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A dispassionate comparatist

By December 14, 2018No Comments

Source : The Hindu-FRIDAY REVIEW    –  C.T. Indra

Prof. Manavalan’s work on the Ramayana makes us reflect on the cultural significance of comparative literature as a discipline


In the Victorian era, when English people were tending to be parochial, Matthew Arnold wrote advising them to read widely and open their minds to the best that had been thought and said in the world. He was a comparatist by his taste out of which arose his erudition. Prof. A.A. Manavalan, who passed away on November 30, in Chennai, was a sound multi-lingual scholar and a cultivated comparatist, whose work must make us reflect on the cultural significance of Comparative Literature as a discipline.

What is Comparative Literature? It was a Western European academic phenomenon rising in early 20th century. Of course, much before its institutionalisation, Goethe talked of ‘World Literature.’ Rabindranath Tagore (1907) used the term ‘Visva-sahitya,’ but translated it as ‘Comparative Literature’ and not World Literature. Analogy, contrast, reception and influence are the nodal points of comparison in a systematic juxtaposition of phenomena from different literatures. These are exactly what we find Prof. Manavalan looking for in his magnum opus in Tamil, Rama Kaathaiyum Ramayanangalum(2007), which was awarded the Saraswati Samman by the K.K. Birla Foundation for 2011. It is a critical treatise on the re-renderings of the Ramayana in India and South-East Asian countries.

A product of ‘Reception Study,’ it enquires into the convergences and divergences between the Indian Ramayanas and other language Ramayanas without placing the poets in a hierarchy.

The comparatist is at his best in unravelling the variations in the treatment of the Ahalya episode. Equally engaging are the analyses of the symbiotic interaction of the northern and southern cultures which have impacted the various Indian Ramayana versions. A couple of riveting instances may be mentioned. Agastya is a sage, who came down the Himalayas, subdued the Vindya mountains and went South to settle down. Manavalan shows, through meticulously compiled comparative lists that the greatness of Agastya as one who gave us the Tamil language, performed miracles and caused river Cauvery to flow, is brought out only in the Ramayana of South Indian languages, following Kamban, whereas the Northern versions simply mention that he came down from the Himalayas and that Rama met him.

A more interesting feature is the horoscope of Rama, based on the planetary positions at the time of his birth. It is a paradox that the idea of celebrating Sriramanavami originated in the South, especially the Tamil country where a famous poem rejects faith in planetary influences. How Ramanavami has become a pan-Indian festival is an example of cultural diffusion. The idea of Bharat as a cultural continuum does not call for obliterating sharp variations in perceptions governing their respective semiotic systems.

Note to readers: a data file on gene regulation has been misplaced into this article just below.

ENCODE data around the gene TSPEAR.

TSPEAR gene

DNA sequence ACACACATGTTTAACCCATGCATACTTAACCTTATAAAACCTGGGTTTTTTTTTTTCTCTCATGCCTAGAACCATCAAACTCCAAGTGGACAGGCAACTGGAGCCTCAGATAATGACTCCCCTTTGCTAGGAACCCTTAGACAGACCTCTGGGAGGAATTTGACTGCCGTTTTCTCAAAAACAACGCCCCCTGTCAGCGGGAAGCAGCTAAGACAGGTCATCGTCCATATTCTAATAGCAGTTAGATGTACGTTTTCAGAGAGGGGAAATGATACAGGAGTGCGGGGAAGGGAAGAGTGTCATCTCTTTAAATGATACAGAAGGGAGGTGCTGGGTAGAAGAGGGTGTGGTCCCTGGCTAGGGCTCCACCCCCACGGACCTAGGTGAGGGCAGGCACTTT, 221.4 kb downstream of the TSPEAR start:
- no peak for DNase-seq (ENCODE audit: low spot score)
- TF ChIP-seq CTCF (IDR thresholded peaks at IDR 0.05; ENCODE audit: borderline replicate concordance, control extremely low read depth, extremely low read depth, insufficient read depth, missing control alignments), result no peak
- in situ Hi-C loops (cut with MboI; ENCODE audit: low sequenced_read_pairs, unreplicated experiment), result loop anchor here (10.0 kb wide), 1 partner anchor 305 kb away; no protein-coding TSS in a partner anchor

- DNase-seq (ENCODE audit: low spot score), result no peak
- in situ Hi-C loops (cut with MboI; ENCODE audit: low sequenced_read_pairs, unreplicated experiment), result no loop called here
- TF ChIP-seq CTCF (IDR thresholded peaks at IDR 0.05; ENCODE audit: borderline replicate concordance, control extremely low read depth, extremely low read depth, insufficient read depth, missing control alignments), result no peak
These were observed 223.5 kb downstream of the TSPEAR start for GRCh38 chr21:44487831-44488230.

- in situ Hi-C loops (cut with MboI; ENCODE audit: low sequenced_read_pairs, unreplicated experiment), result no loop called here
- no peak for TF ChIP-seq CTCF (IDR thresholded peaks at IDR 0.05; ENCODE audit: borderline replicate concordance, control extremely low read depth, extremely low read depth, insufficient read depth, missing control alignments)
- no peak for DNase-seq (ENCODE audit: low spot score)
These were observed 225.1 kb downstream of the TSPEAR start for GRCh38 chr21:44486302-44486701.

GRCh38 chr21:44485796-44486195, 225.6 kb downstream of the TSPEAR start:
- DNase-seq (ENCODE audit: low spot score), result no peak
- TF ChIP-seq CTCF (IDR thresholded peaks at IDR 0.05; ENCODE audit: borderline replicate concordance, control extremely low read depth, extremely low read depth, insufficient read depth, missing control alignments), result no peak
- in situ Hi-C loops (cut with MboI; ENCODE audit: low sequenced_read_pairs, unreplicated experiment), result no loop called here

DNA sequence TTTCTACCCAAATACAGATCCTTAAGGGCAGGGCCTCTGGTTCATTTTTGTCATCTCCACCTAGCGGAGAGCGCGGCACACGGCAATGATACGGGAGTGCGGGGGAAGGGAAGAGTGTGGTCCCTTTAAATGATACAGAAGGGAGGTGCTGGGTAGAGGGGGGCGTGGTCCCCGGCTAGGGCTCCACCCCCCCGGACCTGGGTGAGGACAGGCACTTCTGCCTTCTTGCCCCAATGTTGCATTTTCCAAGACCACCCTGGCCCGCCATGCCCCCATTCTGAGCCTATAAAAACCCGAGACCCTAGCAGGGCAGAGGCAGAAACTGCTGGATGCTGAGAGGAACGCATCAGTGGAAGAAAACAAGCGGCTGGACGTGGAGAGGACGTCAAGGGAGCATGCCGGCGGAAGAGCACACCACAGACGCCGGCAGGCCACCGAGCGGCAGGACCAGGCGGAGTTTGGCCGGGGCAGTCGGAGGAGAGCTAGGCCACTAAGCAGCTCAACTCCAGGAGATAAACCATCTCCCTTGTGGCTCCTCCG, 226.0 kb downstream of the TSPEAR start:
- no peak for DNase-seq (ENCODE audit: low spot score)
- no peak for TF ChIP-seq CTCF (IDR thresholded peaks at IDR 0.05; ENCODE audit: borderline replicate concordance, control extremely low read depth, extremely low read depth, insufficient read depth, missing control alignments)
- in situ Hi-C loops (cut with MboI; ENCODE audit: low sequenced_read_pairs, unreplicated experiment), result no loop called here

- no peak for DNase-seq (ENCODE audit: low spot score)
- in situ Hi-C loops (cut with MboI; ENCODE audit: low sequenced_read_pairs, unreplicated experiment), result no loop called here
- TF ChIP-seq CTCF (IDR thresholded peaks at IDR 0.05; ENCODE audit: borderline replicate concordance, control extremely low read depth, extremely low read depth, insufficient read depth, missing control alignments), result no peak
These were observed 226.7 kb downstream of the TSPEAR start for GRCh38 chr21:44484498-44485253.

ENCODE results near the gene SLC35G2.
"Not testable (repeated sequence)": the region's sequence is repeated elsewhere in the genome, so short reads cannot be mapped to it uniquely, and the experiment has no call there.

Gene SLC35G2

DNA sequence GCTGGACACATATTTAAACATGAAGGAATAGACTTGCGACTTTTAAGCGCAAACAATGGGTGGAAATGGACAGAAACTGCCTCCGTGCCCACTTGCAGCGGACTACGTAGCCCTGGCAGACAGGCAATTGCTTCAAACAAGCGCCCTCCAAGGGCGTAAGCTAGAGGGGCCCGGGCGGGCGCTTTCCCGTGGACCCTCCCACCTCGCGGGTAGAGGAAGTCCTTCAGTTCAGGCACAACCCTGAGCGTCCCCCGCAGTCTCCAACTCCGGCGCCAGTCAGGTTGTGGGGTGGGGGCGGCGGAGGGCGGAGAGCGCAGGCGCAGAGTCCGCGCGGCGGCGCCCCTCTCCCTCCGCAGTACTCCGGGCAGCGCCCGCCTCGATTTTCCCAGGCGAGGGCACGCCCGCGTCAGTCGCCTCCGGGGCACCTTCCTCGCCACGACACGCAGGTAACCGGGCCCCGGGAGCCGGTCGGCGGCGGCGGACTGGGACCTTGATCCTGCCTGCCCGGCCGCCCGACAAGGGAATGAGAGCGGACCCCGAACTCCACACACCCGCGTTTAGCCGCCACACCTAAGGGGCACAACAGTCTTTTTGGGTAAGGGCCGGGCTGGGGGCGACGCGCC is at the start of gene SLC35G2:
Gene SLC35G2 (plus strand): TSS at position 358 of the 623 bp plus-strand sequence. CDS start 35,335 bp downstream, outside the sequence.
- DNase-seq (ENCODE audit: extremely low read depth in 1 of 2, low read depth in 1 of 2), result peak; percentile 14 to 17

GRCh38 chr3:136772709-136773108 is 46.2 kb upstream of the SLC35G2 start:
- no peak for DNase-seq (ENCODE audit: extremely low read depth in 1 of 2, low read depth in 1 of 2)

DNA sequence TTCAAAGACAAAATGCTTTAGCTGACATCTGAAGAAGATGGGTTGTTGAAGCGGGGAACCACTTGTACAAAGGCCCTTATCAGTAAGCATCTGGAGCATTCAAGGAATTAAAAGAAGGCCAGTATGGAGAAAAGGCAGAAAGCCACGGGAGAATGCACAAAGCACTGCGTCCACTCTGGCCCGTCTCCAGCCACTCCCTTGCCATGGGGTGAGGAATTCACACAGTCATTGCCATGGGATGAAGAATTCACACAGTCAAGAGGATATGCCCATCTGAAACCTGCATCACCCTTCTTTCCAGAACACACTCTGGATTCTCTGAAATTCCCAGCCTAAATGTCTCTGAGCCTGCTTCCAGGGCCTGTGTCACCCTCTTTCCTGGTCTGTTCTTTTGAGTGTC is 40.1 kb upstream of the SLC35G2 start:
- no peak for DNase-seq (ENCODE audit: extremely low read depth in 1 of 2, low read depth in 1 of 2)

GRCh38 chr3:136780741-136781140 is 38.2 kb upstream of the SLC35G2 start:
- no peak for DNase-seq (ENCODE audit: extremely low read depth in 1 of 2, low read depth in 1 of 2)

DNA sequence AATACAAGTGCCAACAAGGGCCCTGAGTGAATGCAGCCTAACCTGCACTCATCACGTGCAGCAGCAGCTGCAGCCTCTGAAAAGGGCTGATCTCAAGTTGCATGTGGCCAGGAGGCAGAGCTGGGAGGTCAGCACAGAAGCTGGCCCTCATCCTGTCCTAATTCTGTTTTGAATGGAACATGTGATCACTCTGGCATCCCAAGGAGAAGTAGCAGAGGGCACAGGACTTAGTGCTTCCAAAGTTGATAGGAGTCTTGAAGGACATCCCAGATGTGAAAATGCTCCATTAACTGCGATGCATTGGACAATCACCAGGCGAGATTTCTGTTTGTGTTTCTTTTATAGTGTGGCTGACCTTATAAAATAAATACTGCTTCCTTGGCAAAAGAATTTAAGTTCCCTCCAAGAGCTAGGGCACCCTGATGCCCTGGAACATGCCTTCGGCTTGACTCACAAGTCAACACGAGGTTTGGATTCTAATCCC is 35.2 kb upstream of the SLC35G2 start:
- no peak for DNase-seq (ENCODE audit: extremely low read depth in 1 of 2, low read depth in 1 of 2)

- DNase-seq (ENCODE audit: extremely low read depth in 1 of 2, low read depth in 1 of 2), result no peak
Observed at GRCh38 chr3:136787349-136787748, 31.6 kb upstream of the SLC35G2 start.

Prof. Manavalan argues that the cultural and literary commerce has not been a one-way traffic. Hence a later text alters the so-called original because the ‘original’ Valmiki itself is a palimpsest, thanks to the ‘counter-influence’ from the South. This, he claims, alters the very concept of ‘influence’ in Reception Studies. Hence in Kamba, a later text, Ahalya is cursed to turn into stone. Absorbed with the task of tracing the genealogy of concepts, ideas and episodes, Manavalan locates the source of Kamban’s version in Tamil Sangam poetry. This version of the Ahalya legend was already in circulation in Tamil society and literature. Whereas in the Northern Recension of Valmiki there is just the curse, in the Southern Recension she turns into a stone.

Various accounts of Mantara as an incarnational being, her grudge against Rama, her secret sexual attraction towards Bharata emerge in Manavalan’s explorations, provoking the interest of the reader. The Buddhist and Jain Ramayana texts do not narrate Tataka’s killing. South-Asian Ramayanas such asRamayana Kakawin briefly refer to Surpanakha’s complaint in general terms whereas the Laotian Ramayana Gvay Dvorabhi does not at all project a character called Surpanakha. In the two Buddhist Ramayanas — Dasaratha Jataka andDasaratha Kathaanam — the incident of the abduction of Sita has not been narrated. The parallel study of the pre-marital days of Rama and Sita in folk literature and in the mainstream literature highlights the transaction between grand récit and petit récit.

Prof. Manavalan avoids the Scylla of debilitating piety and the Charybdis of irreverence and directs his critical gaze steadily at the rich tapestry of the many Ramayanas we are fortunate to have as our cultural legacy.

The Story of Rama and the Ramayanas is a forthcoming English translation by C.T. Indra and Prema Jagannathan of this Tamil critique. The aim of the English translators of this award-winning Tamil work is to show how it deftly participates in the critical debates in recent years about the Ramayana being an ethical text or an ideological text)

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